A large screen shows an array of shuffled images on a light box, without much context. From a set of speakers, the solemn voice of a woman draws me in as I hear other lookers shuffling to find seats. It’s a nice summer day, and I’m sitting low on a cushion with a friend, in a cold, dark, black space where a video plays. The voice, which belongs to the artist Ellie Ga, accompanies images she collected, weaving together a series of field notes regarding nautical excavations made by oceanographers, personal items that became debris by way of catastrophic tsunamis, and refugee migration routes along the Aegean Sea.
At first, the stories seemed to have no relation, but the forensic content became personal as we learned that one of the recovered adornments belonged to a worker who was friends with the artist’s cousin. The work addresses separation, loss, and despair due to economic, climate, or political disaster. But it’s equally about the interconnectedness of seemingly distant and desperate locales. And it underscores some of the thematic threads running through the Whitney Biennial: we are not all well, it has been difficult to find our footing, everything is in flux.
As has been noted many times since it opened, this year’s is among the most diverse Whitney Biennials in the exhibition’s history, and it includes works that address issues of equity (or lack thereof) and the precarity of certain bodies in an increasingly xenophobic world. The show forces us to consider the positioning of Americans who have historically occupied the periphery and how we might reimagine them at the center. And the artists in it are not always literal in terms of the visibility of their subject matter. Instead, in many instances, the Biennial opens up space for subjectivity to be rendered through multiplicity—and perhaps in ways not attainable to certain viewers. We are encouraged to ask what it means to consider subjectivity with regard to one’s own humanity as embodied through objects rather than being offered up in representations of that subjectivity instead.
While thinking through my initial visits to the Biennial, I found myself returning to Toni Morrison’s essay collection What Moves at the Margin (2008)—particularly an essay titled “Rootedness: The Ancestor as Foundation” in which Morrison writes about the “presence of an ancestor” and how generative ancestral knowledge can be in the development of a creative practice. “Ancestors are not just parents,” she writes, “they are sort of timeless people whose relationships to the characters are benevolent, instructive, and protective and they provide a certain kind of wisdom.” Morrison gives us permission to be self-referential, to attend to the plurality of self.
As I’ve looked to the Whitney Biennial to think through our unsettled and increasingly fraught sociopolitical and environmental moment, it is clear that artists in the show are seeking out tools from their own beliefs—as well as personal and collective histories—to grapple with the present and find optimism for the future. One methodology centers on memory.
Daniel Lind-Ramos, who offers a poetic assemblage of charged objects, has sourced material from his own community in Puerto Rico to make monumental constructions that reference the complicated and exploitative relationship between the U.S and its island territory in what he has called “an exercise of memory.” In Maria-Maria (2019), he constructed a Virgin Mary figure that resembles a yonic form with a blue tarp that was provided by FEMA to Puerto Ricans after the devastating 2017 hurricane referenced in the work’s title. The tarp suggests the blue robe that often adorns Mary in Christian visual iconography; post-hurricane, it was intended as a structural adornment to take the place of destroyed roofs, but it is of course an inadequate material for protection. Here, Lind-Ramos unifies the world of materials and the world of faith, summoning destruction and protection at once.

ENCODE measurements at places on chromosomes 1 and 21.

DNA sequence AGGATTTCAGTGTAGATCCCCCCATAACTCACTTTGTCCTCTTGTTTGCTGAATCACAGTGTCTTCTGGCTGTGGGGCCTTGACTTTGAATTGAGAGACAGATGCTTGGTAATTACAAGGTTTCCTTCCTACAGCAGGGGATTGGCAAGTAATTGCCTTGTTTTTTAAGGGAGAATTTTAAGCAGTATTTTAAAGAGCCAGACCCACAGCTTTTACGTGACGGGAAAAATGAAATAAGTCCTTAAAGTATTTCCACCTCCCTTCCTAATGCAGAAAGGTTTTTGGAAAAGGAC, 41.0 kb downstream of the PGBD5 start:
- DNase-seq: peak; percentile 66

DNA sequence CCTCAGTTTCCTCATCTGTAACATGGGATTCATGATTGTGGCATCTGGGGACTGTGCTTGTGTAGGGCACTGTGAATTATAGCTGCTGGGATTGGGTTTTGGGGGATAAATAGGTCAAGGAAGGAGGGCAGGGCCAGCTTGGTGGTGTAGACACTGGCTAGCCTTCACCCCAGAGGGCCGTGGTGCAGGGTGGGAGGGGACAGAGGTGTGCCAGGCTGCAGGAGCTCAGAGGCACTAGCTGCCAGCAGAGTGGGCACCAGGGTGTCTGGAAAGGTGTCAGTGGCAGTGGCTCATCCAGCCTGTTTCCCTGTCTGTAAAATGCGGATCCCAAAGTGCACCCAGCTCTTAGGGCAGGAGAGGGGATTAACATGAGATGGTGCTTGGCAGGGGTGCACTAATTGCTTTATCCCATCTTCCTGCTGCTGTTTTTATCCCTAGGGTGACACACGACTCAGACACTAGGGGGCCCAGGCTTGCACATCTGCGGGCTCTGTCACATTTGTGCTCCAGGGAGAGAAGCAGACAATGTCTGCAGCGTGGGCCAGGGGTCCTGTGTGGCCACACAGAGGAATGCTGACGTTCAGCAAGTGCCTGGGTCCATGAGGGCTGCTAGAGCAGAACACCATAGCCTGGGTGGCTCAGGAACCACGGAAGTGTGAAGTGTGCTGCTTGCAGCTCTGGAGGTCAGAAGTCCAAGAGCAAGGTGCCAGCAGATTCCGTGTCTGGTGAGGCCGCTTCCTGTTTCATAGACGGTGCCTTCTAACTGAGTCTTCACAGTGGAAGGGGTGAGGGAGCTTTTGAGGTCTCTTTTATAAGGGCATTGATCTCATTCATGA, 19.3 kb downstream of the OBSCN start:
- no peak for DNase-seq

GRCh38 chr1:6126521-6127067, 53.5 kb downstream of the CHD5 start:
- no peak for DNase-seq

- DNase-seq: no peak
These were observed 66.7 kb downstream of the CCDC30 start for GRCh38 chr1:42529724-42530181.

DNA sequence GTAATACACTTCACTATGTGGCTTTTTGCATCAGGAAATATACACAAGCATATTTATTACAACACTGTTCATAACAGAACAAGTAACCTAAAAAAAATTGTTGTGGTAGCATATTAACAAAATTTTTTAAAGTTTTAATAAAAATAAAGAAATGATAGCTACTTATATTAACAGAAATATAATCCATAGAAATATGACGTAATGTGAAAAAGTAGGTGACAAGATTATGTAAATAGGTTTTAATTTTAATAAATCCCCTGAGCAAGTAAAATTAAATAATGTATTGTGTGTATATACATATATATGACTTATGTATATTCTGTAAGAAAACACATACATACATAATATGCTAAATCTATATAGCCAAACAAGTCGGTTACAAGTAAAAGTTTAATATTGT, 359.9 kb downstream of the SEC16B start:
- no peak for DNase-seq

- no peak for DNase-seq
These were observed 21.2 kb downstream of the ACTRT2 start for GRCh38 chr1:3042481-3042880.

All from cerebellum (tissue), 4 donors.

Wangechi Mutu incorporates a similar visual language in mannequin-like sculptures of wood and animal parts titled Sentinel I and Sentinel II. Sentinels are people who keep guard, who act as protectors, and the word happens to name another of Lind-Ramos’s works in the show: Centinelas (Sentinels), from 2013. In another work by Mutu, Poems by My Great Grandmother I, a pencil dangling from a rotating construction of tree roots, given to the artist by a neighbor, marks its path on the bottom of an aluminum pot. The kinetic function and the aural effect, aided by the work’s title, suggest a divine connection to the past, with Mutu gesturing toward notions of inherited knowledge, familial protection, and recovery from colonial rule.
Among the works screening in the Whitney’s theater, Steffani Jemison’s meditative video Sensus Plenior—Latin for “fuller meaning”—highlights how language and communication might become more effective through mime and muted gesture. For the first several minutes of the black-and-white film, we discover the stealthy grace of Susan Webb, the leader of the Master Mime Ministry in Harlem. We watch Webb practice mime movement, in liturgical dress; she paints her face white as she talks to someone offscreen. While her voice is inaudible, her facial expressions reveal a breadth of language and lore.
In the final scene, Webb’s face is covered in white as she performs in front of a small pulpit, another Black woman, wearing what appears to be a velvet minister’s robe, sitting behind her and looking on. Jemison has altered the video in such a way that Webb’s movement has glitches, her body and the gospel music are blurred and slurred, as if in a conjuring. For someone familiar with Black Pentecostal culture, the movement cues are familiar, as the body becomes empowered and then submits. There is a consciousness evident here that evokes Black American engagement with Pentecostalism. Can an artwork be illegible and yet so clear at the same time? Jemison’s skill is in engaging such a point of contention.